“It wasn't very hard to find the volunteers,” Hill added with a chuckle. “We have a waiting list of volunteers."

The human guinea pigs get paid just over minimum wage to smoke their pot.

Hill said the portable device to identify drivers under the influence of drugs may look like an alcohol breathalyzer, but works differently inside. His team is modifying existing sniffers used at airports to detect explosives and by the military to alert to the presence of chemical warfare agents. The technology is called ion mobility spectrometry.

"In the beginning at least this would not be used as evidential information,” Hill explained. “It would be used as screening information to help the officer say he should take a blood sample now."

'We need to be accurate'

Tumwater, Washington police officer Jake Yancey said he would be "super excited" to get a detector that he hopes could "drastically speed up" the process of confirming or ruling out a suspect's possible marijuana impairment.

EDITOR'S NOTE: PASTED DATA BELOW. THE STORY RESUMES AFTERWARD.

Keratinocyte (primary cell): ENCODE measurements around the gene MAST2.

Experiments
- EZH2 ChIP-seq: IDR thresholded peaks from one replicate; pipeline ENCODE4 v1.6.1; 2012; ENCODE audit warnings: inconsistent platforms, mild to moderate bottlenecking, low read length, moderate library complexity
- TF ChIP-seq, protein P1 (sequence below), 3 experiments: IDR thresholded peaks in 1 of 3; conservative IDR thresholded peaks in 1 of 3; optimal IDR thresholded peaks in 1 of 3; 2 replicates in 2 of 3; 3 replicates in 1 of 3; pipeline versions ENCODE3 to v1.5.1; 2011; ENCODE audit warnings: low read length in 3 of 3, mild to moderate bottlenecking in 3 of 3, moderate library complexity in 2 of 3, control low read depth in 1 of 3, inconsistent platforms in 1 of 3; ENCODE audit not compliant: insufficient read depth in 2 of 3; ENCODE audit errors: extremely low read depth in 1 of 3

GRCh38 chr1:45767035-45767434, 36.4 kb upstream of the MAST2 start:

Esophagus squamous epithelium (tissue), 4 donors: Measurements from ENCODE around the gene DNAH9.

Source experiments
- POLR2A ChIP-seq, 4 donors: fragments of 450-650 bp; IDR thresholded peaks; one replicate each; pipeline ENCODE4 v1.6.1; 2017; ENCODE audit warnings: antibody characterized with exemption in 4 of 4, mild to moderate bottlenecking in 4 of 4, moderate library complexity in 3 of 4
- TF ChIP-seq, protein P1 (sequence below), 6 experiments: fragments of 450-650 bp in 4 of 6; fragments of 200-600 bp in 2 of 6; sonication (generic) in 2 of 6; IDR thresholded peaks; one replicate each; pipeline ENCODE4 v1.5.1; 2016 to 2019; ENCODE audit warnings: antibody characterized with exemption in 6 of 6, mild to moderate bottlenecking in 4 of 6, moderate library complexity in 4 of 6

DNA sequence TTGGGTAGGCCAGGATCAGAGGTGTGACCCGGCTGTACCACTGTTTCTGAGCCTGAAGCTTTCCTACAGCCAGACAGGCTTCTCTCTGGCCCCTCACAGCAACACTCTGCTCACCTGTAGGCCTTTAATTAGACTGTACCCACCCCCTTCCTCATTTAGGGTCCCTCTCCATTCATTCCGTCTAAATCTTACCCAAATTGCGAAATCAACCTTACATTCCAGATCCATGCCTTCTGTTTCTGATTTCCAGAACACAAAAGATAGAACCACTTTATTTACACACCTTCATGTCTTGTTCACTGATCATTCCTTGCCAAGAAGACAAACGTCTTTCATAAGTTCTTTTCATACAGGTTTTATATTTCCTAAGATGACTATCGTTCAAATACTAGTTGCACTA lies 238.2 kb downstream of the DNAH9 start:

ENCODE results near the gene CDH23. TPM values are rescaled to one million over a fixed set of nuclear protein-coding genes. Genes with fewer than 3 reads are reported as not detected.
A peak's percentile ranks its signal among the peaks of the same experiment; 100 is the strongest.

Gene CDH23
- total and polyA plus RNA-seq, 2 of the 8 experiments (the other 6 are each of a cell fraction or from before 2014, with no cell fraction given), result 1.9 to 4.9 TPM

Sharpe said he's also excited by the prospect of new tools to help him do his job better. But he says the pot breathalyzer must prove itself highly accurate before he'd adopt it.

"Even if it is a preliminary device, we still need that level of accuracy and reliability for trust and confidence,” Sharpe said. “Regardless where it comes into play in that arrest decision, we're talking about people's rights, their liberties and freedoms. We need to be accurate."

All of which points to it being several years at the earliest before you'd see a roadside breath test to identify stoned drivers.